I waited until the last minute to renew my driver license, not so I could spend the whole of my birthday at the DMV, but because I am a dolt. I’ve decided that the DMV is a lot like the post office, but-cept people have to stand in line much longer and are therefore angrier by the time they get called. Also, the stink. And the lack of stamps.
I went to the suburbs, thinking the lines would be shorter. I thought wrong; the place was packed. They were calling “#73” when I walked in and my number was 34. I hoped they started over at 100 and not 1,000.
Since I had all my paperwork and identification ready, I was allowed to go straight to the express line, which was supposedly shorter and moved faster. I don’t know what was “express” about my line, because I stood there forever before it ever moved. I knew there was a problem when I heard an old guy 17 spaces in front of me yell, “Since when do you need to see my birth certificate?” and I thought OH LORD, I’M NEVER GOING TO SEE THE FRONT OF THIS LINE AND I’M GOING TO DIE HERE ON MY BIRTHDAY. They would totally cover that up in the obituary, too—that’s how our government agencies conspire against us.
Mr. Too-Old-To-Be-Driving-Anyway stomped off to find his proof of birth, and the line started to move again. When it was my turn, Miss Nice Lady DMV Person #1 was surprisingly smiley and sweet (prob’ly because I had all the documentation I needed—A+ for Jen!). After looking at my papers, she said HAPPY BIRTHDAY! but I detected a tone of snark in her voice, as though she was chiding me for waiting until the last minute to renew my license and was barely holding in YOU WOULDN’T BE SPENDING YOUR BIRTHDAY IN SUCH A MISERABLE PLACE IF YOU’D PLANNED BETTER.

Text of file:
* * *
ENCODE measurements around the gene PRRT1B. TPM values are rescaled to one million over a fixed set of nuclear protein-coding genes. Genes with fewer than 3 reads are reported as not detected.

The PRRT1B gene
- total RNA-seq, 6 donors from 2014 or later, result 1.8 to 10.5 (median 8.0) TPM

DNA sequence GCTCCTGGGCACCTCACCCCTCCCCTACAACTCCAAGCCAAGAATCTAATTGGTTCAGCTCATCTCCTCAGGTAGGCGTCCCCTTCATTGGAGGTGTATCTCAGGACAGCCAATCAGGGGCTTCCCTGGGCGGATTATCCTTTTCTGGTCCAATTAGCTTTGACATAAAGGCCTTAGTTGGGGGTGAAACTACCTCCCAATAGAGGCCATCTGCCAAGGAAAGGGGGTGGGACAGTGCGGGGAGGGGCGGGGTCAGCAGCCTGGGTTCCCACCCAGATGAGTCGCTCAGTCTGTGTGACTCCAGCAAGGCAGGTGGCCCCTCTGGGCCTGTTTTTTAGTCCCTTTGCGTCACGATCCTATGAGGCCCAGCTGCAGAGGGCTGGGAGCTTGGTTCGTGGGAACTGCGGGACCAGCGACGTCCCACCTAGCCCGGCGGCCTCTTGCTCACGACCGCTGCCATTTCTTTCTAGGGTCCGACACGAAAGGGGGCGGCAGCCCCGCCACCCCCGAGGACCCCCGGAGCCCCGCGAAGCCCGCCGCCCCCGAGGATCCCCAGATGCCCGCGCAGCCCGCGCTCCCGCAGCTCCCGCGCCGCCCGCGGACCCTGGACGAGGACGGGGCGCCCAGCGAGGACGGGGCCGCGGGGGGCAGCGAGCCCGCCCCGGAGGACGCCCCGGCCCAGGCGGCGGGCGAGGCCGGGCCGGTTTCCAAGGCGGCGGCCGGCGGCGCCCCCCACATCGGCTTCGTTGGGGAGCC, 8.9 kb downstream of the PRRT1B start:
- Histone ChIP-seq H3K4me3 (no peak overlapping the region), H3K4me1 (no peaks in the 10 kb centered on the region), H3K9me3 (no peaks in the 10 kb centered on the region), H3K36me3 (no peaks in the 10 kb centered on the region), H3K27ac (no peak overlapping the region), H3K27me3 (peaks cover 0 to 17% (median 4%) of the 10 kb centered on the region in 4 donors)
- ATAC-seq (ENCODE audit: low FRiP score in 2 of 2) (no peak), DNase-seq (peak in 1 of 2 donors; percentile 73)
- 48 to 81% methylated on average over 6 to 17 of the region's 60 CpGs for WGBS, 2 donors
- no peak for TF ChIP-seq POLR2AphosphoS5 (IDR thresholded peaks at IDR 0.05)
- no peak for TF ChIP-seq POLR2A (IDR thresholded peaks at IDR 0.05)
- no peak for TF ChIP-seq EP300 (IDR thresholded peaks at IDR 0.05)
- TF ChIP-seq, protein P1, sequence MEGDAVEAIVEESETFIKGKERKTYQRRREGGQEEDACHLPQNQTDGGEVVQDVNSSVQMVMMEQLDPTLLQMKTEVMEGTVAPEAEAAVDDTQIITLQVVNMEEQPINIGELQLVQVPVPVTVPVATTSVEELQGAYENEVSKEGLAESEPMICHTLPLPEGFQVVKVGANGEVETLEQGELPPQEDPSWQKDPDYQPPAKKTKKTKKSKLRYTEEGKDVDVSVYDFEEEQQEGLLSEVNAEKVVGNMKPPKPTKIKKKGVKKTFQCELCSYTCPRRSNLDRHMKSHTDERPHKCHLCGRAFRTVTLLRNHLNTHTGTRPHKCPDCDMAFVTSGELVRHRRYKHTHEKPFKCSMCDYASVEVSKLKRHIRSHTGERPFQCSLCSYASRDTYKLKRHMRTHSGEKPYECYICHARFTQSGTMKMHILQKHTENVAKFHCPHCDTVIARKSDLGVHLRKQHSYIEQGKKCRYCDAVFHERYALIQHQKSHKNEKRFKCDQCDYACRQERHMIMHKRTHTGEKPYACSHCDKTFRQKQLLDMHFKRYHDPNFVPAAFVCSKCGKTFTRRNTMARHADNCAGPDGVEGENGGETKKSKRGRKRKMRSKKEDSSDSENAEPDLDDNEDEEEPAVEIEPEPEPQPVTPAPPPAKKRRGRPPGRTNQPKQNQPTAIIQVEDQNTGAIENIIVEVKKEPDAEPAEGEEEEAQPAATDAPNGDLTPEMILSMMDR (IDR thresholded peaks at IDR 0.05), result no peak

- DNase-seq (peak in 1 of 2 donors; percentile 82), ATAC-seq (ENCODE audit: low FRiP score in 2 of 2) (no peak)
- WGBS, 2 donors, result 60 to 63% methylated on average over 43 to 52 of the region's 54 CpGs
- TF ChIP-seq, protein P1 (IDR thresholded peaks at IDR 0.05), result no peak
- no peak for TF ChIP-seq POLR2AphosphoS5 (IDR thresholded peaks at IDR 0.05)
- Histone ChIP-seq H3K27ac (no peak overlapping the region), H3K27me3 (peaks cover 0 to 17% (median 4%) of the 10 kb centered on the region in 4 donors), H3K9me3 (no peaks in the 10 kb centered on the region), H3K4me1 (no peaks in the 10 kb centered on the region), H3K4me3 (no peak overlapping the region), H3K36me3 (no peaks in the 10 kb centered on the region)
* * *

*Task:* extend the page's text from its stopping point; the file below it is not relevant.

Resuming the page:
It didn’t take long, and she told me to go to Miss Nice Lady DMV Person #2’s counter for my photo. Miss Nice Lady DMV Person #2 told me to look into a little square below the camera lens and wait four seconds. It flashed and she said I could stand up. She started pushing a bunch of keys on her keyboard and said, “I’m gonna need to take another picture” and asked me to sit again. This time she told me to put my chin down a little, and four seconds later I got up again. She was chatty about the weather and then interrupted herself and said, “Hang on.” She went to the counter next to her and asked Mr. Nice Guy DMV Person #3 a question. He answered “no,” and directed her to Miss Nice Lady DMV Person #4, who also said “no.” Finally, Miss Nice Lady DMV Person #5 said that YES, she could override the system.
I heard that and was all, WTF?
What’s so wrong with my picture that it requires an override?
Miss Nice Lady DMV Person #5 came down to Miss Nice Lady DMV Person #2’s counter and asked me to sit and look at the square below the camera lens. Then she said LEAN FORWARD. I leaned forward. She said MORE. I leaned more. She said to turn my face a bit to the right. Too much. A little more. Chin up. Down. Down more. Then the camera flashed.
I stood up, thinking that was pa-lenty of DMV photos for Jen for one day! And Miss Nice Lady DMV Person #5 said quietly to Miss Nice Lady DMV Person #2, “Yes, I’ll have to override the system. It doesn’t think she has a face.”
I said, “Wha-a-a-t?” Yep, four syllables. “Wha-a-a-t? It doesn’t think I have a face?”
Miss Nice Lady DMV Person #2 stared at me and waited for Miss Nice Lady DMV Person #5 to answer. AS IF I WASN’T JUST ABOUT TO FA-REAK OUT OVER WHAT HAPPENED TO MY FACE BETWEEN THE MOMENT I WALKED IN THE DMV DOOR AN HOUR EARLIER TO NOW.
Miss Nice Lady DMV Person #5 finally said, “Our facial recognition software is comparing this picture to the one from 2004 and it doesn’t think you’re the same person. We just have to assure it that you are.”
I asked why the software didn’t think I was still me, and she said, “Probably your curls.” (Stoopid cancer.) I think I heard her mutter something after that, and I’m not entirely sure she said AND ALSO THE ZITS AND THE GREY HAIR AND THE WRINKLES AND THE MUSTACHE but I totally bet you she did.